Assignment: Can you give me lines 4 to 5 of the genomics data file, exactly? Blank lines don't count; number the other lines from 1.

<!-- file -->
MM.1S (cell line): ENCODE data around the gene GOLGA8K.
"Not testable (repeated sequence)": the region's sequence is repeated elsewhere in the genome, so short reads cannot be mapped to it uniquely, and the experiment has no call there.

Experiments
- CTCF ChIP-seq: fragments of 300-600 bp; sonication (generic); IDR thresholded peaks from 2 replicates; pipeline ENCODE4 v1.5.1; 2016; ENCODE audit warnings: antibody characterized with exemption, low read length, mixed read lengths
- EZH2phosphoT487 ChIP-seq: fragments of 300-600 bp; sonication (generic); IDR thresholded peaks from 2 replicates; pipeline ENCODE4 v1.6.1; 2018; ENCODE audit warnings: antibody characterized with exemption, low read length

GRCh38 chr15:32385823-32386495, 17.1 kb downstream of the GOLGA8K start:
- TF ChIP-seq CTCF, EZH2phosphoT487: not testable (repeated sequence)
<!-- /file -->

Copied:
- CTCF ChIP-seq: fragments of 300-600 bp; sonication (generic); IDR thresholded peaks from 2 replicates; pipeline ENCODE4 v1.5.1; 2016; ENCODE audit warnings: antibody characterized with exemption, low read length, mixed read lengths
- EZH2phosphoT487 ChIP-seq: fragments of 300-600 bp; sonication (generic); IDR thresholded peaks from 2 replicates; pipeline ENCODE4 v1.6.1; 2018; ENCODE audit warnings: antibody characterized with exemption, low read length